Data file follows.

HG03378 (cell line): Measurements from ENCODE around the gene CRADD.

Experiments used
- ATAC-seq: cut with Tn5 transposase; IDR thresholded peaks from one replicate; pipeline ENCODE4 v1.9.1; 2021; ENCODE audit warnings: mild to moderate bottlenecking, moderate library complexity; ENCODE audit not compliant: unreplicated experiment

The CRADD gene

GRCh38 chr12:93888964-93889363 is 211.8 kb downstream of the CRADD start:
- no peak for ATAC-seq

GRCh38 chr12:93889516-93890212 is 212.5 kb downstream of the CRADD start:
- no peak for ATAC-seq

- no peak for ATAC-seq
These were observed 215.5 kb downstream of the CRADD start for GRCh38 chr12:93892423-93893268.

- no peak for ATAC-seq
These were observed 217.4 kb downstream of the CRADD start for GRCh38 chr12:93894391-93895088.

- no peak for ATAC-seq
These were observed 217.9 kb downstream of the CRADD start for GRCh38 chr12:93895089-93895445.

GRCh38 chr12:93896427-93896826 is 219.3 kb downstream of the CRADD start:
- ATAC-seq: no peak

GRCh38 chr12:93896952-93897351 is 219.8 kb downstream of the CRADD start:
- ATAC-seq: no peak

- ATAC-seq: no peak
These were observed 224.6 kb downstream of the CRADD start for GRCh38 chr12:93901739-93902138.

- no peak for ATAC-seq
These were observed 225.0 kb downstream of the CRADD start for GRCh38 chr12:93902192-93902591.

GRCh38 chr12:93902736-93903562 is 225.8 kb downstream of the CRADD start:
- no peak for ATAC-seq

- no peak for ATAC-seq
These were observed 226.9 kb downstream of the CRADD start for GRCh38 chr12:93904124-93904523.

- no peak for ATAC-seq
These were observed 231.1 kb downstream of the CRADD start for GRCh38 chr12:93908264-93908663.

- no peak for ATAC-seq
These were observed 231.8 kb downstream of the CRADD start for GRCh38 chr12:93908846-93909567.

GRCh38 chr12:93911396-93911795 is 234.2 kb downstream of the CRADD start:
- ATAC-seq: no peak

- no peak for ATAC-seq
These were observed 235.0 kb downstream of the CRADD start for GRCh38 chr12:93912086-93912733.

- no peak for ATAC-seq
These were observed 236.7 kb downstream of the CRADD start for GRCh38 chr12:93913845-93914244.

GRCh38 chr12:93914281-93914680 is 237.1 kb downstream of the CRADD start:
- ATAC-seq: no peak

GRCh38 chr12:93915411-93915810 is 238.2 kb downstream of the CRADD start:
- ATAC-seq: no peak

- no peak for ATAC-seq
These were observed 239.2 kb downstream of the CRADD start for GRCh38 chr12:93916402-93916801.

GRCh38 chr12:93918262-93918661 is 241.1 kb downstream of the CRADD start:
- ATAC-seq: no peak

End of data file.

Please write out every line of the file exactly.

HG03378 (cell line): Measurements from ENCODE around the gene CRADD.

Experiments used
- ATAC-seq: cut with Tn5 transposase; IDR thresholded peaks from one replicate; pipeline ENCODE4 v1.9.1; 2021; ENCODE audit warnings: mild to moderate bottlenecking, moderate library complexity; ENCODE audit not compliant: unreplicated experiment

The CRADD gene

GRCh38 chr12:93888964-93889363 is 211.8 kb downstream of the CRADD start:
- no peak for ATAC-seq

GRCh38 chr12:93889516-93890212 is 212.5 kb downstream of the CRADD start:
- no peak for ATAC-seq

- no peak for ATAC-seq
These were observed 215.5 kb downstream of the CRADD start for GRCh38 chr12:93892423-93893268.

- no peak for ATAC-seq
These were observed 217.4 kb downstream of the CRADD start for GRCh38 chr12:93894391-93895088.

- no peak for ATAC-seq
These were observed 217.9 kb downstream of the CRADD start for GRCh38 chr12:93895089-93895445.

GRCh38 chr12:93896427-93896826 is 219.3 kb downstream of the CRADD start:
- ATAC-seq: no peak

GRCh38 chr12:93896952-93897351 is 219.8 kb downstream of the CRADD start:
- ATAC-seq: no peak

- ATAC-seq: no peak
These were observed 224.6 kb downstream of the CRADD start for GRCh38 chr12:93901739-93902138.

- no peak for ATAC-seq
These were observed 225.0 kb downstream of the CRADD start for GRCh38 chr12:93902192-93902591.

GRCh38 chr12:93902736-93903562 is 225.8 kb downstream of the CRADD start:
- no peak for ATAC-seq

- no peak for ATAC-seq
These were observed 226.9 kb downstream of the CRADD start for GRCh38 chr12:93904124-93904523.

- no peak for ATAC-seq
These were observed 231.1 kb downstream of the CRADD start for GRCh38 chr12:93908264-93908663.

- no peak for ATAC-seq
These were observed 231.8 kb downstream of the CRADD start for GRCh38 chr12:93908846-93909567.

GRCh38 chr12:93911396-93911795 is 234.2 kb downstream of the CRADD start:
- ATAC-seq: no peak

- no peak for ATAC-seq
These were observed 235.0 kb downstream of the CRADD start for GRCh38 chr12:93912086-93912733.

- no peak for ATAC-seq
These were observed 236.7 kb downstream of the CRADD start for GRCh38 chr12:93913845-93914244.

GRCh38 chr12:93914281-93914680 is 237.1 kb downstream of the CRADD start:
- ATAC-seq: no peak

GRCh38 chr12:93915411-93915810 is 238.2 kb downstream of the CRADD start:
- ATAC-seq: no peak

- no peak for ATAC-seq
These were observed 239.2 kb downstream of the CRADD start for GRCh38 chr12:93916402-93916801.

GRCh38 chr12:93918262-93918661 is 241.1 kb downstream of the CRADD start:
- ATAC-seq: no peak